I have made several stilts for my coin photography and I am sharing the details with all my Coin Photography friends. First of all, please allow me to explain why I use the stilts. The stilt (dowel) elevates the coin and causes the negative space (background) to fall out of focus. The stilt also helps to cast any shadows well to the side of the photograph and out of the coin’s picture plane.
As you observe the photo above you will see four of the stilts I have made from scraps of wood. I almost always have scraps of wood handy and never throw any cutoffs away. Please note the dowels are of various heights and diameters. The smallest diameter dowel I have used is 3/16”. The largest is 3/8”. I find the 3/8” dowel meets my needs about 99% of the time.
The 3/16” is for the extremely small diameter coins. You will also notice that I have varying heights of stilts. I use different heights to meet special lighting needs. My lighting setup dicates the postioning of the coin and the height stilt Iuse. I also have a tendency to go into overkill when creating items. I could get by easily with two stilts.
My favorite stilt is 3/8” diameter and 3” in height. The base measures ¾” in thickness.
I have spray painted the stilts a flat primer gray. I think gray is the ideal color for the negative area for those who will be filling the background with another color. I am a sucker for seeing how inexpensively I can build anything. I used Wal-Mart brand .99-cent spray paint and I think the paint is really great to be so cheap.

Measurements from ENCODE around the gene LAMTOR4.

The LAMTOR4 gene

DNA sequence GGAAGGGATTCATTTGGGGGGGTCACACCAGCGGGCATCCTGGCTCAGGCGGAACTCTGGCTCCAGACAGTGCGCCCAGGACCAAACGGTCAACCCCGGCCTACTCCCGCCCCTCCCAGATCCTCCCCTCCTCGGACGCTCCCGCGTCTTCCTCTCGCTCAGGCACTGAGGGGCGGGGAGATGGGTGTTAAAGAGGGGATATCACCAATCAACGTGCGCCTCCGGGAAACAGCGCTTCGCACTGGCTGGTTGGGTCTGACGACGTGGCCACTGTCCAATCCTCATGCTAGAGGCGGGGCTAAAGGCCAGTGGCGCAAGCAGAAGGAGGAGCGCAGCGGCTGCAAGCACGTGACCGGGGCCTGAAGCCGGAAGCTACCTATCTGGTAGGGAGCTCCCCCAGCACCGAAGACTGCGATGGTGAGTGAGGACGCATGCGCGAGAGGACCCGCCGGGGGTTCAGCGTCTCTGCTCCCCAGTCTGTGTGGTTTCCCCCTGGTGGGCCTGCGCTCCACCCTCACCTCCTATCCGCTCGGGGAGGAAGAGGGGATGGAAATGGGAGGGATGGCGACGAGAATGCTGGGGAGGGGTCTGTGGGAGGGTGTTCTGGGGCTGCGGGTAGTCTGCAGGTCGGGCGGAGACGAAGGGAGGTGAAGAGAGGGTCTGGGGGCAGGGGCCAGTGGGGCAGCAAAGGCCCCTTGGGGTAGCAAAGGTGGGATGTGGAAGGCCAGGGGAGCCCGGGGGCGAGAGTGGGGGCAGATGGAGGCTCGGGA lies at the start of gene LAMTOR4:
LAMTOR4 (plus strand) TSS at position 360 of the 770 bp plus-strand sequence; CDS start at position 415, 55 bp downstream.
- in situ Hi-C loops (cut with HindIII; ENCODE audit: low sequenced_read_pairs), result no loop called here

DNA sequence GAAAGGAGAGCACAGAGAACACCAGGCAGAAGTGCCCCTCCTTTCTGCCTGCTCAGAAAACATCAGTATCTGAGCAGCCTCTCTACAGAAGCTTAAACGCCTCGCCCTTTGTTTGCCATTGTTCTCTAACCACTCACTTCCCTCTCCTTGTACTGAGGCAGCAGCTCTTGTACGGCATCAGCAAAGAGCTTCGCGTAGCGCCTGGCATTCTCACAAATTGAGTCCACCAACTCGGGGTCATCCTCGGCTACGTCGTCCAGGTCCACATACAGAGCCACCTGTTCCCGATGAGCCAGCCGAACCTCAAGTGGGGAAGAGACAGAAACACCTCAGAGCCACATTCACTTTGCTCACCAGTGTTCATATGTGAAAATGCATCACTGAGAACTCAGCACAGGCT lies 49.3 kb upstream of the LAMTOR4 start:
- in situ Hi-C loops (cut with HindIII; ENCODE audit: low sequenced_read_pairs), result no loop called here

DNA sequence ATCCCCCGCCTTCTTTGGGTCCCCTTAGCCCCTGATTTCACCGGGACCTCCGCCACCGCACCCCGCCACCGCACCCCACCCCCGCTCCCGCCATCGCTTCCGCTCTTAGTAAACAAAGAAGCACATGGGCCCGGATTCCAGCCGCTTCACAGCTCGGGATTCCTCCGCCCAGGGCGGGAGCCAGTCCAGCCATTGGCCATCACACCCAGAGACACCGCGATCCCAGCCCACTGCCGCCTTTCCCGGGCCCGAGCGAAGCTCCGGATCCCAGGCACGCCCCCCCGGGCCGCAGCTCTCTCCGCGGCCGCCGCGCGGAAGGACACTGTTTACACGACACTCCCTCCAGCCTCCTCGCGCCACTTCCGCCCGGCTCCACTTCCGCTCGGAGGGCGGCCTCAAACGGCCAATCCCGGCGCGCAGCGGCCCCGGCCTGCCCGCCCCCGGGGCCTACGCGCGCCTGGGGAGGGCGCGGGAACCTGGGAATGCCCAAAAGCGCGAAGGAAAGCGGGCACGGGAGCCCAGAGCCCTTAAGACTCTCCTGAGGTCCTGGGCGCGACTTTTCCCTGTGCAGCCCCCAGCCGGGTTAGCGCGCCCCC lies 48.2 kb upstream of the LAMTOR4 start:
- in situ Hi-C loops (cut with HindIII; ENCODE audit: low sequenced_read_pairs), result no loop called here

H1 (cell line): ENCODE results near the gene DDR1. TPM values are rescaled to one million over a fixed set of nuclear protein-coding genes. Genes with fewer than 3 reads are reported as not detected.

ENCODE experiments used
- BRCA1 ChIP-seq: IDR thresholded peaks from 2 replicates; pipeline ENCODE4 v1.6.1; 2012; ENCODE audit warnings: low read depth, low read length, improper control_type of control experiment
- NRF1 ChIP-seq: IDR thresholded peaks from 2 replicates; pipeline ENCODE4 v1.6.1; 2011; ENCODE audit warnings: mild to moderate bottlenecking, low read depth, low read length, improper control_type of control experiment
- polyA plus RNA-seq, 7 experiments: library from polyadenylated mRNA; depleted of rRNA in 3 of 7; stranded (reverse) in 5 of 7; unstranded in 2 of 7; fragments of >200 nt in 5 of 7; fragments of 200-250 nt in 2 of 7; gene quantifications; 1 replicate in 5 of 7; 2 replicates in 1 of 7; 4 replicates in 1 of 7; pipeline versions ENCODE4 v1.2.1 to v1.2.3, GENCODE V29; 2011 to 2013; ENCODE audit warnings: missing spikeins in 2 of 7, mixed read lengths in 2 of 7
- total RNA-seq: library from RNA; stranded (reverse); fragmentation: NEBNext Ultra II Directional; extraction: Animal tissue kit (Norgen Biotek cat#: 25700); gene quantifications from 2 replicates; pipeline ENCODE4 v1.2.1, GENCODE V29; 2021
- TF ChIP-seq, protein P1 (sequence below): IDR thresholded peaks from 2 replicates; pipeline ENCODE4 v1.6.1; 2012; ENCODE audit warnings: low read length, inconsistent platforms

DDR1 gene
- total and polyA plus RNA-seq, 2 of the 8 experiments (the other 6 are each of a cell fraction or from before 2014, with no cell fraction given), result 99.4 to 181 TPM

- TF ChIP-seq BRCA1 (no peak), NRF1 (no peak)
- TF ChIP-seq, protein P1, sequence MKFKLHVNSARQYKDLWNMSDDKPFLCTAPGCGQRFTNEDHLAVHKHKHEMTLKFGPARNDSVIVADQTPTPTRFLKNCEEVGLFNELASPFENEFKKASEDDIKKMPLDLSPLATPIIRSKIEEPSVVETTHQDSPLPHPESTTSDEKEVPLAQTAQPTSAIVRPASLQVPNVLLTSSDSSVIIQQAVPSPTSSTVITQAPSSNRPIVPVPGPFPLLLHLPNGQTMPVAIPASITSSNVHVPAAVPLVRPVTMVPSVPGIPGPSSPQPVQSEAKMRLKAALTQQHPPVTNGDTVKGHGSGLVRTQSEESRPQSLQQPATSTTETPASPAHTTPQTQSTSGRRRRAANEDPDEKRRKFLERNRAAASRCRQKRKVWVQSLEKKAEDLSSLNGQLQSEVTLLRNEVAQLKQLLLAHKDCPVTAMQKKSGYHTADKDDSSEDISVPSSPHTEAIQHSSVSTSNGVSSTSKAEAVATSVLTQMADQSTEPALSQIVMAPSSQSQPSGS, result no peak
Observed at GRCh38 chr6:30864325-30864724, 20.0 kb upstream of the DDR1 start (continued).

Some of our Coin Photography members like to tilt their coins to get a good cast shadow. That means cutting the dowel on a slight diagonal on the top to accomplish this. Doug Smith and I have discussed this to some degree and I am going to let Doug and my readers in on my secret.
I use “Elmer’s Tack” which is removable adhesive putty. My wife keeps the tack around to help hold pictures in place. Just a small amount will aid in keeping pictures from shifting on the wall. It is just tacky enough to hold poster board, calendars, and messages in place. In fact, one could place a 1/8” thick layer on top of the dowel and simply shift the coin as needed.
I place a small amount on top of my dowel when I need to elevate the coin to one side or the other. I use about a 1/16” small “ball” of the substance on top of the dowel and that way I can tilt the coin to the position I want. I can’t conceive of anything working better. I used to keep varying thicknesses of wood handy but the “Tack” is so easily pushed to the right position. The tack can also be used repeatedly and I guess it can be used for years, as it does not dry out. Thank you for reading and please share any photo tips with me and our readers.. God Bless.. Jerry..